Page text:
Sputnik: How important is today's event in regards to relations between Russia and the EU? What is Austria's role?
Detlef Wimmer: The latest developments in Europe, as you know perhaps, haven't been that good. So it's even more important to remove the tension between the parties, and to take a supportive role. For example, even for a small European country like Austria, it's important to maintain balance.
Sputnik: European nations have varying opinions about relations with Moscow. What's your view on the matter, and what do people in your city say?
Detlef Wimmer: In my personal opinion, Russia is a very important part of Europe — not only geographically, but also culturally, historically, and economically. So, there should be very good cooperation. And, people in our city could be described as such: there's been a vote in the city parliament, and there was a resolution passed to the government that sanctions against Russian Federation should be abolished. So, our city stands, let's say, to a certain degree against the current position of the European Union, and it would be good if other cities, other countries, other regions would follow throughout Europe. Perhaps, it's only a small step, or only a couple of steps, which will lead to a bigger goal.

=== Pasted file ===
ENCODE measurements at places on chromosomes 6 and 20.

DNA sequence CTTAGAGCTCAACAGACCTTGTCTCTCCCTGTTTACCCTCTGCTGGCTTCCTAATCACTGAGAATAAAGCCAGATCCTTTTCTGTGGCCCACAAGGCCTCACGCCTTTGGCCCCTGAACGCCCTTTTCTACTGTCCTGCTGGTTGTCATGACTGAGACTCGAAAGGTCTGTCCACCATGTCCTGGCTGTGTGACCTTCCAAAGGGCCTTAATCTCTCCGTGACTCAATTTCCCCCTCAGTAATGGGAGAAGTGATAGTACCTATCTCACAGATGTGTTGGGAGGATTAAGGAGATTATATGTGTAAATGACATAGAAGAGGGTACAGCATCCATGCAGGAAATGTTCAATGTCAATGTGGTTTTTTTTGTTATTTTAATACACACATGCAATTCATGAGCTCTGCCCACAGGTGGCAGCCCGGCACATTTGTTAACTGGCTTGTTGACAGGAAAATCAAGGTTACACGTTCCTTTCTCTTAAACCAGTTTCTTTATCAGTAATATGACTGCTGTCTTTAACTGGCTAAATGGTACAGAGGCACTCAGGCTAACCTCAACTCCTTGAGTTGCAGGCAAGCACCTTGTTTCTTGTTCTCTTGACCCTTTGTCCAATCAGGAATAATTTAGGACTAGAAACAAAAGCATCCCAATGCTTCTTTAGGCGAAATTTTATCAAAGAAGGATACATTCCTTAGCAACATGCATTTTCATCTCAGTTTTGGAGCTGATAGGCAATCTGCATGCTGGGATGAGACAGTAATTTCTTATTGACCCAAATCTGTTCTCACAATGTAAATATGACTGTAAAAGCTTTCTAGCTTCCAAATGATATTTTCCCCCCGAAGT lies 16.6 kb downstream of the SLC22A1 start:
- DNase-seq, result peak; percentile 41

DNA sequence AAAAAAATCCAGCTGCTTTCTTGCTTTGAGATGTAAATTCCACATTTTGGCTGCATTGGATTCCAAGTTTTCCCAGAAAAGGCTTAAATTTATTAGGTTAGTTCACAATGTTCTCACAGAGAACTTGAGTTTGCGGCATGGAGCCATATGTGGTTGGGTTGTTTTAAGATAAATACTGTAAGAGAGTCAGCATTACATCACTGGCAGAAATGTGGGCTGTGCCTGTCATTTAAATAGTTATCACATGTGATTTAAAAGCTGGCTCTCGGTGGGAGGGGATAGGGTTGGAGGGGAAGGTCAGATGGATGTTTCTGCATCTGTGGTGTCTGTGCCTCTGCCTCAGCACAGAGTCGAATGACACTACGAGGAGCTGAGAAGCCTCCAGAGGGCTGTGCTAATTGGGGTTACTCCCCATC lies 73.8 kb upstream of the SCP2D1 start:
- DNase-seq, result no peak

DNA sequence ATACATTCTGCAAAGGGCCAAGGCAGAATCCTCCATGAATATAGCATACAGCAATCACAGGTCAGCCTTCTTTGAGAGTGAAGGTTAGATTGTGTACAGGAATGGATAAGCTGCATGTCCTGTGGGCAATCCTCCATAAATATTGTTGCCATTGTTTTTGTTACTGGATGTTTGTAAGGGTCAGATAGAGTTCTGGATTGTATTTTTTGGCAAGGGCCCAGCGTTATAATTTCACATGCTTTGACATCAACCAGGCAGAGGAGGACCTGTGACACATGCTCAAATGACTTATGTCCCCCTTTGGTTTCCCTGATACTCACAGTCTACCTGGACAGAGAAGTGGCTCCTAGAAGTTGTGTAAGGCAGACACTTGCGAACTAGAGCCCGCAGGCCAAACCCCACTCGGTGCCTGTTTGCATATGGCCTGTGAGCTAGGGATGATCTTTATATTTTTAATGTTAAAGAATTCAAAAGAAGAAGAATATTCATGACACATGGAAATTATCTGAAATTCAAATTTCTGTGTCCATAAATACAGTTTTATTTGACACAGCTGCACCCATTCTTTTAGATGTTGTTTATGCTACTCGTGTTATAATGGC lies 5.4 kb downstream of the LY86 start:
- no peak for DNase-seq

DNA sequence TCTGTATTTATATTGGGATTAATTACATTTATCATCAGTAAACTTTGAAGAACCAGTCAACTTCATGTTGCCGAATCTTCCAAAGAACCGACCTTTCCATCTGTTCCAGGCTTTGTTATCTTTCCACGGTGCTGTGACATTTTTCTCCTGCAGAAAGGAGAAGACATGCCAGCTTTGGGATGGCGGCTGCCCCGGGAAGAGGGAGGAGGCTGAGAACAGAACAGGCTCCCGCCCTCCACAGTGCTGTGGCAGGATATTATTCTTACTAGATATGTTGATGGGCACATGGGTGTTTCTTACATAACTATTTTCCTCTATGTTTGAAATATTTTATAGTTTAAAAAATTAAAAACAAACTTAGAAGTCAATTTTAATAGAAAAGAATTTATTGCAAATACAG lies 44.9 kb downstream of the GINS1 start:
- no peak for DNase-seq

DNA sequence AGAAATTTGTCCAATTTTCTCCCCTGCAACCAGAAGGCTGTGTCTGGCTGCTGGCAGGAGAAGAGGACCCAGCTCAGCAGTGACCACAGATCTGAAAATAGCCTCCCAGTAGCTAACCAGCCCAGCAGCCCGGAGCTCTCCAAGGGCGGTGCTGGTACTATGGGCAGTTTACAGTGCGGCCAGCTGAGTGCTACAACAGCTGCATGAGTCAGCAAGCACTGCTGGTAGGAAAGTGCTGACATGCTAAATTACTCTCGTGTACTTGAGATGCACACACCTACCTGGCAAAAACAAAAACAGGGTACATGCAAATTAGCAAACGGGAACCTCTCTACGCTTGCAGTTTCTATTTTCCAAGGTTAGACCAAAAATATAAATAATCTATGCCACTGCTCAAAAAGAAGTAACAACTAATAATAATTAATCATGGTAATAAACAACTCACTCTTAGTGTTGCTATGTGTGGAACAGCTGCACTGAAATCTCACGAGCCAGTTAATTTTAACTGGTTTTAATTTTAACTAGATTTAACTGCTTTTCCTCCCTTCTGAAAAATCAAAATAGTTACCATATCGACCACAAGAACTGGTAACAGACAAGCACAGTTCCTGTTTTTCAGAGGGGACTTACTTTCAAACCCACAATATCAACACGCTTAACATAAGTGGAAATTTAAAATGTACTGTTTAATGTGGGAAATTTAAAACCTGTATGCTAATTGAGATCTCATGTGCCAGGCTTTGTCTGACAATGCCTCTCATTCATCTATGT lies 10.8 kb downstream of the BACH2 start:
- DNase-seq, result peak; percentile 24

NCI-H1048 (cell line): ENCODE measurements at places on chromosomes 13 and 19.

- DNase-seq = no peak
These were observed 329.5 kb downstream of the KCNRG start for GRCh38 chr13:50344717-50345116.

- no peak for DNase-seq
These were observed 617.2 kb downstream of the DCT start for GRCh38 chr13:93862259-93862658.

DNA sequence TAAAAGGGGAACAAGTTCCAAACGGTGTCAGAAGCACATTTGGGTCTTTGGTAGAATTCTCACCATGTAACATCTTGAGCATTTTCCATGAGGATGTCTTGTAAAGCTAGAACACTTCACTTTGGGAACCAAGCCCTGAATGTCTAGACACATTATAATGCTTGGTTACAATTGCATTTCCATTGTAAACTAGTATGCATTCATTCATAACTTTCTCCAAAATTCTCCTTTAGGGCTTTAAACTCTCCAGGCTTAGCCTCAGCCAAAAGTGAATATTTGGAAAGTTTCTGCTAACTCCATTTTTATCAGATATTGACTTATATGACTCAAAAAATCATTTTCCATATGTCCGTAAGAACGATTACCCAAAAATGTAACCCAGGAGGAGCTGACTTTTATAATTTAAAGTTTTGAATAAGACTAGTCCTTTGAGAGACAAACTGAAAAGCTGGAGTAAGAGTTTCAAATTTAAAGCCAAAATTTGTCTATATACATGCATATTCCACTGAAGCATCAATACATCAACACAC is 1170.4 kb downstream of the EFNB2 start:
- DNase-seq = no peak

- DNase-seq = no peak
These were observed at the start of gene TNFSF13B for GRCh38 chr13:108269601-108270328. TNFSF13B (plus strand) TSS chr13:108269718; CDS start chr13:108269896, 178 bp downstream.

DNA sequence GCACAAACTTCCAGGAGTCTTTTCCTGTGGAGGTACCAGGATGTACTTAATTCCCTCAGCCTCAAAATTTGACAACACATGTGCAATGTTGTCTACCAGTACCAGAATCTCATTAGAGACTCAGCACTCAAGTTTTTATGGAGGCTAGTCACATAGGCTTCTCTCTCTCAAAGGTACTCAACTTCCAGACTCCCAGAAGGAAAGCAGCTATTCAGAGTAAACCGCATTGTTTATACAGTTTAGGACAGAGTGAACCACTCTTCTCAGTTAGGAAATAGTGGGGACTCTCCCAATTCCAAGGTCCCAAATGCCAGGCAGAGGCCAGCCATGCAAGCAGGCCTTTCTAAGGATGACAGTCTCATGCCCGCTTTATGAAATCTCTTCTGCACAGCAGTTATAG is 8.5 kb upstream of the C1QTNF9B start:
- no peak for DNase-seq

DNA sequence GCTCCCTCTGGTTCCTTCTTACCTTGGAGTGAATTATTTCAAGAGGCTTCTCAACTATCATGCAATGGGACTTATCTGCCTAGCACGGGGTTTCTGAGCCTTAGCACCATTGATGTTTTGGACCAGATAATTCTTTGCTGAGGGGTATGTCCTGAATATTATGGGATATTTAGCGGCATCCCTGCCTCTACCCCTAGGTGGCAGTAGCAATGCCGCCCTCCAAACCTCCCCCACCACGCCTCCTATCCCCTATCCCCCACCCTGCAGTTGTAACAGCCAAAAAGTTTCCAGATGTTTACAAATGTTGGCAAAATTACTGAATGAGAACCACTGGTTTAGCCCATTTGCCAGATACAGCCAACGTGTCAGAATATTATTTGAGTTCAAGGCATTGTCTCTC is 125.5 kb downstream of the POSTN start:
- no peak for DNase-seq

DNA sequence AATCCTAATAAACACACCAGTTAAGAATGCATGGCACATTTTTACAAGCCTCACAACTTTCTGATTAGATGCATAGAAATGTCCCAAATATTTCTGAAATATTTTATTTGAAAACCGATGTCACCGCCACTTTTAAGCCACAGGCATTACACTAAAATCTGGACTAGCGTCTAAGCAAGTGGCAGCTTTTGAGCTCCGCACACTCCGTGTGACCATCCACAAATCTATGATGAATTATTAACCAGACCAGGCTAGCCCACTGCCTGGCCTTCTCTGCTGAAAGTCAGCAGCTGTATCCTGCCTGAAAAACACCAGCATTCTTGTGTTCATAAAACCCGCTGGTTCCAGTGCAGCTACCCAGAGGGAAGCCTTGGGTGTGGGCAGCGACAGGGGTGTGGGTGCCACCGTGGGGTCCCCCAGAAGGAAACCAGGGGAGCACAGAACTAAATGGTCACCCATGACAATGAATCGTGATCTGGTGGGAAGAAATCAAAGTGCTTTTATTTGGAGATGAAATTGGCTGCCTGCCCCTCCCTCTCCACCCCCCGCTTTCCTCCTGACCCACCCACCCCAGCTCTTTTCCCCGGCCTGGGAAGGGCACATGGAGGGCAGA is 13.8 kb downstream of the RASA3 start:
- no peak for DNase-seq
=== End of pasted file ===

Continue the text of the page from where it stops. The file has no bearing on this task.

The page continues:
Sputnik: What are the steps that should be taken to de-escalate the current situation? Is it a matter of communication, a matter of dialogue — or, perhaps, something else?
Detlef Wimmer: On one hand, people involved in political systems can do their best to convince others to tell the truth about things that are happening, and, let's say — to prevent crises from getting worse — for example, this affair revolving around this former British spy residing in Britain, who is claimed to have been poisoned. When people dismiss diplomats from other countries — then other steps will follow. It goes on, and on, and on, and I think this negative circle must be broken and interrupted. Otherwise any sanction provokes a reaction, we have to stop this. This is also why we totally agree with Austria's federal government, which didn't expel any Russian diplomats.
Sputnik: Do you think that the federal government in Austria is aiming at improving relations with Russia?
Detlef Wimmer: I think that the federal government pursues a good goal — it's a good political direction. But I think it also takes some time — it's a small country in the big European Union, and there are only small steps that we can take, or the country can take. But I totally approve of and agree with this decision not to expel any Russian diplomats, because it would be a removal of the balance, and also a step against our neutrality. And I think that a politically neutral position together with economic cooperation, and exchange of students — the young people, working together for a peaceful and stable world — that would be our goal, and my personal goal.
The views of the speaker do not necessarily represent those of Sputnik.
The views and opinions expressed in the article do not necessarily reflect those of Sputnik.